EAST COVENTRY TOWNSHIP, PA — In its heyday, Frick’s Lock Village was one of dozens of stops along the Schuylkill Navigation for coal making its way from the coal regions and the river’s headwaters to energy-starved industrial cities like Philadelphia.
But it lost its economic lustre when the railroads took over the job of carrying the coal and it slipped from public view entirely in 1969, when it was purchased by PECO as part of the construction of the Limerick nuclear plant.
But it never slipped entirely from memory, at least not for people like Bill Carl, who lived in the former locktender’s house in the late 1930s, when it had no electricity and no plumbing.
“We rented this from the Reading Railroad Co. for $5 a month,” he said.
Editor’s note: Replacing this bridge won’t happen soon enough!
POTTSTOWN — After being closed to traffic for nearly three years, the Keim Street Bridge project is seeing signs of life.
A letter sent to the borough council invites it to choose a volunteer to participate on a committee that will look at the historical significance of the area surrounding the Keim Street Bridge.
The letter was sent Lansdale based CHRS Inc., a company that specializes in making sure building projects comply with state and federal laws on behalf of the Pennsylvania Department of Transportation.
For residents and businesses on both sides of the bridge looking for an end to the waiting period, some movement on the project could finally begin.
Forty-nine years ago, Conshohocken leaders began crafting a comprehensive plan to transform the grimy old mill town into a modern, livable municipality, albeit a small one.
It took several decades, but between the vision of past leaders and the impact of that pair of highways, Conshohocken has become one of the region’s hottest neighborhoods, with sleek condo towers, destination restaurants and corporate headquarters along the waterfront, and a locally owned, family-friendly strip of restaurants, bars, and stores along Fayette Street.
Over the last decade, Conshohocken’s population has grown younger, wealthier and whiter, according to U.S. Census data.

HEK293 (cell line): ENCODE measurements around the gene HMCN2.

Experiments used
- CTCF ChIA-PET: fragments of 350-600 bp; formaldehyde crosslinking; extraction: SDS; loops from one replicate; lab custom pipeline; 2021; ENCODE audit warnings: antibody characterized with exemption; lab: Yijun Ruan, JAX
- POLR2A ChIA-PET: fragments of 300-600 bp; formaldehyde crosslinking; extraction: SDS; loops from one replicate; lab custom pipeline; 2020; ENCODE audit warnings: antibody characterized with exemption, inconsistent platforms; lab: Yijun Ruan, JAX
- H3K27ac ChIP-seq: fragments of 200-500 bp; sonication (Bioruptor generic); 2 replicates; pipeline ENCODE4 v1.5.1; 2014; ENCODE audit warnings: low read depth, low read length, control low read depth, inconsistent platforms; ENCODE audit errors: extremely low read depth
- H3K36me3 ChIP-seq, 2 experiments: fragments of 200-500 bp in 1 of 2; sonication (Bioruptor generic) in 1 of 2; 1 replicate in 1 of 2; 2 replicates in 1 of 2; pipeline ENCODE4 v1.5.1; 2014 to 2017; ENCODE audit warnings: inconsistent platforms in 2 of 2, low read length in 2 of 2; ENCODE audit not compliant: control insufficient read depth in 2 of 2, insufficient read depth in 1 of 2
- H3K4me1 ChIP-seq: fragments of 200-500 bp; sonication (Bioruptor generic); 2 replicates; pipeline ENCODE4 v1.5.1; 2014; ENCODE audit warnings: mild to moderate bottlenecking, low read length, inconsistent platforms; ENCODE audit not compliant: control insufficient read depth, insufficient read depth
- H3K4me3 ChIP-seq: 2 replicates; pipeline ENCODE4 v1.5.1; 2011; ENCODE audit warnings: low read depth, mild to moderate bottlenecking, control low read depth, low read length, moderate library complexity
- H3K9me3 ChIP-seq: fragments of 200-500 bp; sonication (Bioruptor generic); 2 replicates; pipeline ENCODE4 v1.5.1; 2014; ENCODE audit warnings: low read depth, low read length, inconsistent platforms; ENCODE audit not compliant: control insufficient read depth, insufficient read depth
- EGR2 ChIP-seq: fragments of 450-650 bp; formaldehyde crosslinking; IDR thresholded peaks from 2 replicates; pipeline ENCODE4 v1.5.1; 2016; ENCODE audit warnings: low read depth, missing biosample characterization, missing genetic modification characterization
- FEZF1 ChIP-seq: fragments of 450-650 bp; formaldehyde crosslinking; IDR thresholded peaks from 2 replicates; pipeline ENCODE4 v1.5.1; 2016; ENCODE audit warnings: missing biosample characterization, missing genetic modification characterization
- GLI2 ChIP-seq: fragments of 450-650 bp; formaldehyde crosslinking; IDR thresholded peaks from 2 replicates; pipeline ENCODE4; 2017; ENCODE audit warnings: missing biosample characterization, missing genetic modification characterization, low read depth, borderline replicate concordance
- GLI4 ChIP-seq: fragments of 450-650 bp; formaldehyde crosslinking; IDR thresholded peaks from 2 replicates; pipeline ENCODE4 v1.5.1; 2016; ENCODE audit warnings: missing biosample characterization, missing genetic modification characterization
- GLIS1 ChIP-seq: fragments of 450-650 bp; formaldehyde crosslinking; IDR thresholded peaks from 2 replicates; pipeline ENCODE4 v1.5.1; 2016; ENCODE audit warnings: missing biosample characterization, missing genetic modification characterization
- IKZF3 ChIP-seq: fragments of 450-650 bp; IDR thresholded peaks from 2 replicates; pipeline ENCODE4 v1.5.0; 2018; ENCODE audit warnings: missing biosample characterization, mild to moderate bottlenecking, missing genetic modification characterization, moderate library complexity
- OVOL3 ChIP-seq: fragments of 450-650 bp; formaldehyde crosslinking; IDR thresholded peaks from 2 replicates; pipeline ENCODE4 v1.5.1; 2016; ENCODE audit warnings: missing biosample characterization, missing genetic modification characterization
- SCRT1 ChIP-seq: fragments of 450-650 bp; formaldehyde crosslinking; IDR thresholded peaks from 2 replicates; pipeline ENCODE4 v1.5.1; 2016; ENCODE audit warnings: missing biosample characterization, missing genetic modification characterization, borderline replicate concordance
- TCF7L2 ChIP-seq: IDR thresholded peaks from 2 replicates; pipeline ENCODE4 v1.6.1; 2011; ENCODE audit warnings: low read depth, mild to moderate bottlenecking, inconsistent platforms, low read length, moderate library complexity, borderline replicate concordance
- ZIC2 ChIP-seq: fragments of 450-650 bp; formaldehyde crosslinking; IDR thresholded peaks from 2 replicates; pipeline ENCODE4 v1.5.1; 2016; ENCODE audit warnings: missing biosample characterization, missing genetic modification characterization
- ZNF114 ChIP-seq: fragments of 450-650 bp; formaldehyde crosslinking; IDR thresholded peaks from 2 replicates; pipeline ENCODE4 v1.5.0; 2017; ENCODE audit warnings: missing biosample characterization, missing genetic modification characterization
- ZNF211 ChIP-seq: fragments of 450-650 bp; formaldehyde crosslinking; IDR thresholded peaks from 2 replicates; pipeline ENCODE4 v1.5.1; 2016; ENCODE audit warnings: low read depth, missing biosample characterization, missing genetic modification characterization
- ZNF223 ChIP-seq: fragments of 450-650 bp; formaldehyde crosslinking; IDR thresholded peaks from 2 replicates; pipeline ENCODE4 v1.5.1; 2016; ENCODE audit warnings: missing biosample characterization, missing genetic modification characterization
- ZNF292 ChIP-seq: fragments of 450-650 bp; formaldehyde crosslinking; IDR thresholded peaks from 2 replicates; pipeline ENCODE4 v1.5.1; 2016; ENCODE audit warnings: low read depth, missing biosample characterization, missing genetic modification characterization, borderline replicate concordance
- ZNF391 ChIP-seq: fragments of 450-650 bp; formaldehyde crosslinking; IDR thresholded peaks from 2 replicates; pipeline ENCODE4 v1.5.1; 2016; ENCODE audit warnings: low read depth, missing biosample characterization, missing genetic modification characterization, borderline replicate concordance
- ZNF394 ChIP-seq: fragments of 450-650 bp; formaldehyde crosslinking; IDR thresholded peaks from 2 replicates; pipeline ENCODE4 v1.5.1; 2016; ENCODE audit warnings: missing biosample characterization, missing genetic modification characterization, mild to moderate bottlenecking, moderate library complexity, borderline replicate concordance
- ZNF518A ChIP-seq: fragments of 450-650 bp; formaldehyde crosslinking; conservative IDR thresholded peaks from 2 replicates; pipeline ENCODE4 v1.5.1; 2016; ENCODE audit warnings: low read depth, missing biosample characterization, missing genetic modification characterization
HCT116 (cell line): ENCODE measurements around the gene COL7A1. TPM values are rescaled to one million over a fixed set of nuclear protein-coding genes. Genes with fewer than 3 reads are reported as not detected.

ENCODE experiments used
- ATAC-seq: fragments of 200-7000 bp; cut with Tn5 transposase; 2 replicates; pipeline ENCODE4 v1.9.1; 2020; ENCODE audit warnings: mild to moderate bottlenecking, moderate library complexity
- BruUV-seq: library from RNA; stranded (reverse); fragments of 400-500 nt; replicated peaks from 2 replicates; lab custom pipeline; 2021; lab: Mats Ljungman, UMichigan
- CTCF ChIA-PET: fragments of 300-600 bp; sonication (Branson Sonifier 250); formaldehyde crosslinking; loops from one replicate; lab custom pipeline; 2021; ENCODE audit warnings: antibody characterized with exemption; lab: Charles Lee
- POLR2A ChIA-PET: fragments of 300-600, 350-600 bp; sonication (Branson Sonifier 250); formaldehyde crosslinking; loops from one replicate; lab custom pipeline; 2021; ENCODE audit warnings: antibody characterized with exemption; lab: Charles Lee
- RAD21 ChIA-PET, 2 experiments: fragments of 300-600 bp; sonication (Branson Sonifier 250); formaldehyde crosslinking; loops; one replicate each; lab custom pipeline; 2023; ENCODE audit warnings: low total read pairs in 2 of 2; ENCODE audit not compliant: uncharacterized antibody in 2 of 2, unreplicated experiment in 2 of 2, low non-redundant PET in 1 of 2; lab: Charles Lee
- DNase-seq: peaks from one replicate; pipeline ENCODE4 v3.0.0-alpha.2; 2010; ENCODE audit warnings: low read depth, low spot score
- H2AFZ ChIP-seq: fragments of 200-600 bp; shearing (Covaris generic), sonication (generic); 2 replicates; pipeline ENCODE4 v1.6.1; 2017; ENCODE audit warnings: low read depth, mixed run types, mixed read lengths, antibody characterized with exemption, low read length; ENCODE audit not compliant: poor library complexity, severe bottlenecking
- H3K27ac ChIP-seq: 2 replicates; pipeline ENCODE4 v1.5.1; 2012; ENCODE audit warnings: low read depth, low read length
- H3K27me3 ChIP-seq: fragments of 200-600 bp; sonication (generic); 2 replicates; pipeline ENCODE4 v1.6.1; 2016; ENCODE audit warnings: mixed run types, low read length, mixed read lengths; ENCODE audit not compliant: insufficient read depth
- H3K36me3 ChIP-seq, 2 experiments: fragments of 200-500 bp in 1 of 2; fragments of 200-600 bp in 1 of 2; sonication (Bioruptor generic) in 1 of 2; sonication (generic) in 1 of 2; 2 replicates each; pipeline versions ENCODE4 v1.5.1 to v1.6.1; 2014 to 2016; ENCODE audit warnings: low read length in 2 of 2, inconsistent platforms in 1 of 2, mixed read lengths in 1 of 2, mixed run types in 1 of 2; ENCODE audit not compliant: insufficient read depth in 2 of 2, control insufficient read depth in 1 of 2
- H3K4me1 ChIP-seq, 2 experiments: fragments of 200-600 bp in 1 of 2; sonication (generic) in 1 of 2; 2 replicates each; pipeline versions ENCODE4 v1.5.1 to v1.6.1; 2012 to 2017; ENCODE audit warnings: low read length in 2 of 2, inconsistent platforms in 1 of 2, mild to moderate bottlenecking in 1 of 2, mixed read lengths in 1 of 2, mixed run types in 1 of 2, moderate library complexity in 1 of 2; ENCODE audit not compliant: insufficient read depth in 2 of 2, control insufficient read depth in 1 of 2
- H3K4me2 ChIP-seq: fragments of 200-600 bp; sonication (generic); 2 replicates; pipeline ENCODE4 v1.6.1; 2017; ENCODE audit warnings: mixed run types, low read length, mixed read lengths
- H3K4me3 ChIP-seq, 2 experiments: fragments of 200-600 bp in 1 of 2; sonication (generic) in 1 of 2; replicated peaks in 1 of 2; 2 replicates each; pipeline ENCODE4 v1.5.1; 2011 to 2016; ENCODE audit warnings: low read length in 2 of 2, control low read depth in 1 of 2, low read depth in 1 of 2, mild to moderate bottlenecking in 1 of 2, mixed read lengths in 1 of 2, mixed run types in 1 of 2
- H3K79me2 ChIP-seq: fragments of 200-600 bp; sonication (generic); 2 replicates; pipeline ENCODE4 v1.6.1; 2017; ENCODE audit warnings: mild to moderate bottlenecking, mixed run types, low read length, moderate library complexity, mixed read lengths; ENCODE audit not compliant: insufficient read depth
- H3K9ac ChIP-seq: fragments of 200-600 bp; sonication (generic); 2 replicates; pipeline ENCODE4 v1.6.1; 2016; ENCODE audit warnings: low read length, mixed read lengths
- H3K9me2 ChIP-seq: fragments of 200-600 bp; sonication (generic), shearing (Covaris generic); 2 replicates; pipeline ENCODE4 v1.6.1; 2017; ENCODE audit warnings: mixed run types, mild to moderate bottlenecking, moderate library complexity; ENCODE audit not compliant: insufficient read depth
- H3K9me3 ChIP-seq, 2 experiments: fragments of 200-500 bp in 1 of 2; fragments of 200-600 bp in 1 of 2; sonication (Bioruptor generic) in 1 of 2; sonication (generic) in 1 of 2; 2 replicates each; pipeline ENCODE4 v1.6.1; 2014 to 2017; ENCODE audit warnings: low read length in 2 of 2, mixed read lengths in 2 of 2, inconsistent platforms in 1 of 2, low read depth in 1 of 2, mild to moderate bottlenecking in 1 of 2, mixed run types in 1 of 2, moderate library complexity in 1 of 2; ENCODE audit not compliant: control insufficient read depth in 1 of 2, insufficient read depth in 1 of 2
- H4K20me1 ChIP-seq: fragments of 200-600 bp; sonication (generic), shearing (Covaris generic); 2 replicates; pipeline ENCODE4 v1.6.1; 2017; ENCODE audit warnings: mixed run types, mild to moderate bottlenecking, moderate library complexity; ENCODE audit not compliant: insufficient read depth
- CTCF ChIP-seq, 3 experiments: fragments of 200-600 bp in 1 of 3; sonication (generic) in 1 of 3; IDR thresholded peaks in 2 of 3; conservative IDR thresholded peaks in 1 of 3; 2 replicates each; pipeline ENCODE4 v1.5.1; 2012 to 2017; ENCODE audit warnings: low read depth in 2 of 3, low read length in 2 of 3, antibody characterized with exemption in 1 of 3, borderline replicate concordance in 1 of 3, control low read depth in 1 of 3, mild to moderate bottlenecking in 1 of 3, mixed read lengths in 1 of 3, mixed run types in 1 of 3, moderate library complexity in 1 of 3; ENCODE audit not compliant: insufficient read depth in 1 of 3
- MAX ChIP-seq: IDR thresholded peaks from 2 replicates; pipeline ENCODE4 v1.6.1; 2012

BIRDSBORO — Over the past year, residents of Birdsboro have been forced to use detours and circuitous routes to get around the borough due to two bridges under construction.
But that’s about to get easier. Well, for some people.
For their neighbors in Union and Amity townships, it might get harder.
Construction on the Hay Creek Bridge and a new bridge over the Schuylkill River on Route 345 both started in August 2012.
Motorists worried about finding alternate routes between Reading and West Reading while the Buttonwood Street Bridge is closed for two years can relax for now.
Bridge repairs, which were scheduled to start about now, have been delayed for a year. The work now is slated to begin in April 2014.
The hang-up is due largely to the need to figure out where traffic will go while the bridge is closed and getting all the necessary permits and reviews, said Ryan Hunter, Berks County facilities and operations director.
Various reviews are needed for bridges that cross water, railroad tracks and highways, he said. Buttonwood Street crosses all three.
It’s taken nearly five years to get to this point, but a half-mile walking trail along the Schuylkill River in Bern Township will be built by summer.
“It will be nice for people to get out on the trail,” Bern Township Manager Brian Potts said. “It’s picturesque in the summertime. It’s a nice location. Hopefully, people will enjoy it.”
The idea for the trail started in 1996, as Bern officials began working on a comprehensive parks and recreation plan. Potts said the trail was discussed again in the middle of the last decade, but Bern officials seriously began work on the project in 2007.